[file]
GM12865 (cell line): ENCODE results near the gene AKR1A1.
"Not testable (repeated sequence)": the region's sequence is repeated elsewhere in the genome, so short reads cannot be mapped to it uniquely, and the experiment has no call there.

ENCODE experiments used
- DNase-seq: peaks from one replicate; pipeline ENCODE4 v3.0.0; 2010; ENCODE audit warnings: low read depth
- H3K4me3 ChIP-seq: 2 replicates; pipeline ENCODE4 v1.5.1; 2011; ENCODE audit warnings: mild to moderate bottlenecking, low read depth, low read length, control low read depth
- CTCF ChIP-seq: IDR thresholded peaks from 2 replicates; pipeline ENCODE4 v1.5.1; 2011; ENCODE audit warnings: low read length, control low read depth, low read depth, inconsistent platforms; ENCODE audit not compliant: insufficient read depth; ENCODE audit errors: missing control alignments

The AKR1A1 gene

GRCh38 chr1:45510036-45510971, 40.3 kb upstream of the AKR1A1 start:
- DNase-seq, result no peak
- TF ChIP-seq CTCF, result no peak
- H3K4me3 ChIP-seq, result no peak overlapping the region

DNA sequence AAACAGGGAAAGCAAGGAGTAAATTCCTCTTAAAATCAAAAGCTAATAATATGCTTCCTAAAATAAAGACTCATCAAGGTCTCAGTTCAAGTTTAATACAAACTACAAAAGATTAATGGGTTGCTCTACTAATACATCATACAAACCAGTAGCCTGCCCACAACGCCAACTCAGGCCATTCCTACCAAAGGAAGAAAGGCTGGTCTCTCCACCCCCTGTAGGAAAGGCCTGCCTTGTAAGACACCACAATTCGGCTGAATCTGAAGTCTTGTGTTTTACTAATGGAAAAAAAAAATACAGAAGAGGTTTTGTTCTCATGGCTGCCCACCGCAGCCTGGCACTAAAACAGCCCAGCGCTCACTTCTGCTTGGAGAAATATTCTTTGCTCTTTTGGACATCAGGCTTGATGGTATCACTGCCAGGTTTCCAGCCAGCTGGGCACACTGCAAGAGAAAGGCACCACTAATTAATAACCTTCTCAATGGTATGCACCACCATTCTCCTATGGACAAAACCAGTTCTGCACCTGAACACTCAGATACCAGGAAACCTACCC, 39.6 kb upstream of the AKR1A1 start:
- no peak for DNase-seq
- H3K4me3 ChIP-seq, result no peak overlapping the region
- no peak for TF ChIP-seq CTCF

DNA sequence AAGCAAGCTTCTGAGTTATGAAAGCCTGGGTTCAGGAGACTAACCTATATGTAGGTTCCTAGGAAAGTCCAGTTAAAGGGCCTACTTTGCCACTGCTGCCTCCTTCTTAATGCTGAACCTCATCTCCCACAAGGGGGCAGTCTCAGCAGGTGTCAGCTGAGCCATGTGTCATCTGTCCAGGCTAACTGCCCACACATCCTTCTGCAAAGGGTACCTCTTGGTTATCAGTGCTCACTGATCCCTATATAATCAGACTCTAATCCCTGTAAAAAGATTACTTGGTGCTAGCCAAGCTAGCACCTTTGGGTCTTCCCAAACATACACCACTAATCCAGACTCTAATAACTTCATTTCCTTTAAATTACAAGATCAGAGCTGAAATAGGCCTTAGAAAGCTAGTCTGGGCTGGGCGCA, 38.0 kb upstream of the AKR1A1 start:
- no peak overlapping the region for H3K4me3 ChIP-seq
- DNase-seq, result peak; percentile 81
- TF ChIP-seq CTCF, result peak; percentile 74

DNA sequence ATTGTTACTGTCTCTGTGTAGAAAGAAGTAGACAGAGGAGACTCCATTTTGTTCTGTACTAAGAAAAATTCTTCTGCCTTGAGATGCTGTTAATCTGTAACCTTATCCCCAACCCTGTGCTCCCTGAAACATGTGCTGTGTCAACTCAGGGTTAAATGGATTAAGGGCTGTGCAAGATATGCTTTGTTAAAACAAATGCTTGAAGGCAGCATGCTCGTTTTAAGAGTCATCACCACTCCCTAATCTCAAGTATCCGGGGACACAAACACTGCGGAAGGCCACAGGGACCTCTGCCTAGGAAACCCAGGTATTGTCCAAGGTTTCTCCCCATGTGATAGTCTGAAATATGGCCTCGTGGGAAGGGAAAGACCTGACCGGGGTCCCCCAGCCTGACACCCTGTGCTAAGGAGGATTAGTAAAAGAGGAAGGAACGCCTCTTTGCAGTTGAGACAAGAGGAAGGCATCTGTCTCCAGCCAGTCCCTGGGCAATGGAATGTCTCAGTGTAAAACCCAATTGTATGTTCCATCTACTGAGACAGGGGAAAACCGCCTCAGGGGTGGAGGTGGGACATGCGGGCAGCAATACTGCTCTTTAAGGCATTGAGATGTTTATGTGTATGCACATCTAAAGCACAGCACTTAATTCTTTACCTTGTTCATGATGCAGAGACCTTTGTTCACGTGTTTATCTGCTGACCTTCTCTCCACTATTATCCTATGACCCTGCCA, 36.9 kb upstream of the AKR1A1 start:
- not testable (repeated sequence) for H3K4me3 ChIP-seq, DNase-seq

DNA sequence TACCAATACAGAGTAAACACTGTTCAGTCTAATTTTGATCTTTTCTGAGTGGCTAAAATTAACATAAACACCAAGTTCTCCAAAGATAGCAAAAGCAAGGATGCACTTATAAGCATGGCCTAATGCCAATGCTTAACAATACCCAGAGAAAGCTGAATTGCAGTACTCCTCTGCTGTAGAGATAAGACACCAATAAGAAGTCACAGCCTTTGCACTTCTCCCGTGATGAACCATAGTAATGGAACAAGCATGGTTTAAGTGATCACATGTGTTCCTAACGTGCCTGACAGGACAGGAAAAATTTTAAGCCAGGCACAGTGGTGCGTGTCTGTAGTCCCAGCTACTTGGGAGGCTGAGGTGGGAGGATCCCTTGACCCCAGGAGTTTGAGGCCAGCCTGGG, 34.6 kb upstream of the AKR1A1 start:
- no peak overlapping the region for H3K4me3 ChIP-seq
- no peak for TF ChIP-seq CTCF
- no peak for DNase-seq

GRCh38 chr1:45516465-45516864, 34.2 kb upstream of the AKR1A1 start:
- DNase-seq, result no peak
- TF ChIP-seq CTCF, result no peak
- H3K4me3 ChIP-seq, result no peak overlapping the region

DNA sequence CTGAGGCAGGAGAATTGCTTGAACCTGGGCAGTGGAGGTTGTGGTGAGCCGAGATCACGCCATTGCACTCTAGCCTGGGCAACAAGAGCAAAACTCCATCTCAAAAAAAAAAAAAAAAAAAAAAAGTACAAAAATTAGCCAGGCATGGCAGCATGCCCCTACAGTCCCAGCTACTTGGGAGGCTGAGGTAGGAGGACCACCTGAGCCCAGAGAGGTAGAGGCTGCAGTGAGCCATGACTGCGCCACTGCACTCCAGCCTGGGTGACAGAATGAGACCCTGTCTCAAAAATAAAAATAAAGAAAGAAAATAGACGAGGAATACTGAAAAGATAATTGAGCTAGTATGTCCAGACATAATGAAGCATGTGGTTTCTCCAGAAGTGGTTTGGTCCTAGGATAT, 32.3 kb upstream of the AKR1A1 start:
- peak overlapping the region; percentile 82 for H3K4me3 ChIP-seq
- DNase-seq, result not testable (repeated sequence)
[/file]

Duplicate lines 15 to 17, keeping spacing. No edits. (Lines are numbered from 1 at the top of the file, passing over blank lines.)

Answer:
- no peak for TF ChIP-seq CTCF

DNA sequence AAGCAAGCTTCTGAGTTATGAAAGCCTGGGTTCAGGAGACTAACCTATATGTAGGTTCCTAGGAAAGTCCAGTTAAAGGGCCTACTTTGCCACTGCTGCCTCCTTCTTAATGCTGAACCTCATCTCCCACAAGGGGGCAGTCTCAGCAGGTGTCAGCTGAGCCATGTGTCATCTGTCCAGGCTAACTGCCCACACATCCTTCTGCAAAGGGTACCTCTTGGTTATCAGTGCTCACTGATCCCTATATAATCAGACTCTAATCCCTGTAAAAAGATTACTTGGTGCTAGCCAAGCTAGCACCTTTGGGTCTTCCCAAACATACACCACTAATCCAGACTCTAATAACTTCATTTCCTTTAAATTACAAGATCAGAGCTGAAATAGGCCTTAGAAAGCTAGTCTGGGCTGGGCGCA, 38.0 kb upstream of the AKR1A1 start:
- no peak overlapping the region for H3K4me3 ChIP-seq